Biological Invasions

, Volume 8, Issue 8, pp 1621–1628 | Cite as

The rapid spread of rusty crayfish (Orconectes rusticus) with observations on native crayfish declines in Wisconsin (U.S.A.) over the past 130 years

  • Julian D. Olden
  • Julia M. McCarthy
  • Jeffrey T. Maxted
  • William W. Fetzer
  • M. Jake Vander Zanden
Article

Abstract

The rusty crayfish, Orconectes rusticus, is one of America’s best-known non-indigenous crayfishes, having been identified as extirpating native crayfishes and disrupting local aquatic ecosystems. Over the past 40–50 years, rusty crayfish have spread from its historical range in the Ohio River drainage (U.S.A.), to waters throughout much of Illinois, Michigan, Wisconsin, and Minnesota and parts of 11 other states, Ontario (Canada) and the Laurentian Great Lakes. Using a comprehensive dataset based on all known historical records and extensive present-day surveys (n = 2775) this study reports on the invasion history of rusty crayfish, with observations on concomitant declines of native crayfishes in Wisconsin over the past 130 years (1870–2004). We found that rusty crayfish occurrences have increased from 7% of all crayfish records collected during the first 20 years of their invasion (1965–1984) to 36% of all records during the last 20 years, and that rusty crayfish have replaced the northern clearwater crayfish (O. propinquus) and virile crayfish (O. virilis) as the most dominant member of the contemporary crayfish fauna. In light of our results we discuss the introduction, establishment and integration phases of the rusty crayfish invasion and provide preliminary predictions of the potential distribution of rusty crayfish in Wisconsin lakes based on critical environmental requirements.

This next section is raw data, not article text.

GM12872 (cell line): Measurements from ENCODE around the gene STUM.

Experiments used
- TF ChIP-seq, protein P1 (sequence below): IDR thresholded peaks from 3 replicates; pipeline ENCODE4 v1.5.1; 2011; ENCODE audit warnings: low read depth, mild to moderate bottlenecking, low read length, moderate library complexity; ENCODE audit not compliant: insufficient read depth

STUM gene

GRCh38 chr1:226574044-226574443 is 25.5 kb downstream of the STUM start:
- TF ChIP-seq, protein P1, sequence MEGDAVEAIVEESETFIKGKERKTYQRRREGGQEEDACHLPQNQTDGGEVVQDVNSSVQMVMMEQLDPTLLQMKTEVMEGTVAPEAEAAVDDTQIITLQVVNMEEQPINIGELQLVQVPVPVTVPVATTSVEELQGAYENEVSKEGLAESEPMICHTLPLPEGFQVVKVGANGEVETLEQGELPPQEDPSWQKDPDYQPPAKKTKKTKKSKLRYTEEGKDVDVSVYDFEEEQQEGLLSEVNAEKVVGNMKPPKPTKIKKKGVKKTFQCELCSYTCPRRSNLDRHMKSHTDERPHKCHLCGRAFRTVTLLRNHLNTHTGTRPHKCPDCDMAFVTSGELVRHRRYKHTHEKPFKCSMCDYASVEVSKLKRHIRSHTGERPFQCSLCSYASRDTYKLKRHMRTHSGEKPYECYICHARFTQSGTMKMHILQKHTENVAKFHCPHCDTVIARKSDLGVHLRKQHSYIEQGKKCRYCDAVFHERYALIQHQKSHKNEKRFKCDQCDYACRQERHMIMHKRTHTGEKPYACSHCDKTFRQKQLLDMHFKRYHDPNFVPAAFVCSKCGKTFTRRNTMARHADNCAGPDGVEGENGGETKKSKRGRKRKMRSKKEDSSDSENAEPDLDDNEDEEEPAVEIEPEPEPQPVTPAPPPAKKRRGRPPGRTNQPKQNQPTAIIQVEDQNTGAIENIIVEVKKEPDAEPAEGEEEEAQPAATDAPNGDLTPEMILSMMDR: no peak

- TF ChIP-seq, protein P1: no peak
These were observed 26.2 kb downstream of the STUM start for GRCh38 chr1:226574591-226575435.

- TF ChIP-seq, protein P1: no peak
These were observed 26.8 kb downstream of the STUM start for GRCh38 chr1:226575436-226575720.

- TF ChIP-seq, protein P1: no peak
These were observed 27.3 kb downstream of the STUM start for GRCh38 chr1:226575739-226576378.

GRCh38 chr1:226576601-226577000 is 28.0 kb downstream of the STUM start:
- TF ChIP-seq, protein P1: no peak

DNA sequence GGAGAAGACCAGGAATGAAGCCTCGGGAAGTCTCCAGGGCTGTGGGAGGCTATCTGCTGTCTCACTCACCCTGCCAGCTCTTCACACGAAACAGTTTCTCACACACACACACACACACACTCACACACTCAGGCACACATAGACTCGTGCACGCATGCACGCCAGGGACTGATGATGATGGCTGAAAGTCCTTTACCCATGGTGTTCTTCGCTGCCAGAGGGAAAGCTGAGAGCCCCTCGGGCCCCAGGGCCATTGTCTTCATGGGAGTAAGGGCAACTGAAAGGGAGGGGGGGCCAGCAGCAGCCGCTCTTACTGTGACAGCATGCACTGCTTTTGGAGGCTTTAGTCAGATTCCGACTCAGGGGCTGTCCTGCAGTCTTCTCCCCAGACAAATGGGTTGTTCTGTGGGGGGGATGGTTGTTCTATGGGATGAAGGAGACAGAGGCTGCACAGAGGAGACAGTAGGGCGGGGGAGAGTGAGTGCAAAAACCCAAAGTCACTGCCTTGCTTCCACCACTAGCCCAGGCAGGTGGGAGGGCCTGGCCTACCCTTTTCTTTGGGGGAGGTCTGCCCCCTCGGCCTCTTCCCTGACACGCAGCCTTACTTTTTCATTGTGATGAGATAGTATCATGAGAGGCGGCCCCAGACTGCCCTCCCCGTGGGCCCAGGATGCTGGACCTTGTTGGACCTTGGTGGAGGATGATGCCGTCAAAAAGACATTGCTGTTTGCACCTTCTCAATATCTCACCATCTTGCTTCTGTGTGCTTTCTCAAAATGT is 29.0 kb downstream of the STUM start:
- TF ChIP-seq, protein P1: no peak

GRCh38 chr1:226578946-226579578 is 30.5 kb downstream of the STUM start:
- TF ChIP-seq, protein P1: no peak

Keywords

crayfish hybridization freshwater crayfish Orconectes propinquus Orconectes virilis species invasions 

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Copyright information

© Springer 2006

Authors and Affiliations

  • Julian D. Olden
    • 1
  • Julia M. McCarthy
    • 1
  • Jeffrey T. Maxted
    • 1
  • William W. Fetzer
    • 1
  • M. Jake Vander Zanden
    • 1
  1. 1.School of Aquatic and Fishery SciencesUniversity of WashingtonSeattle

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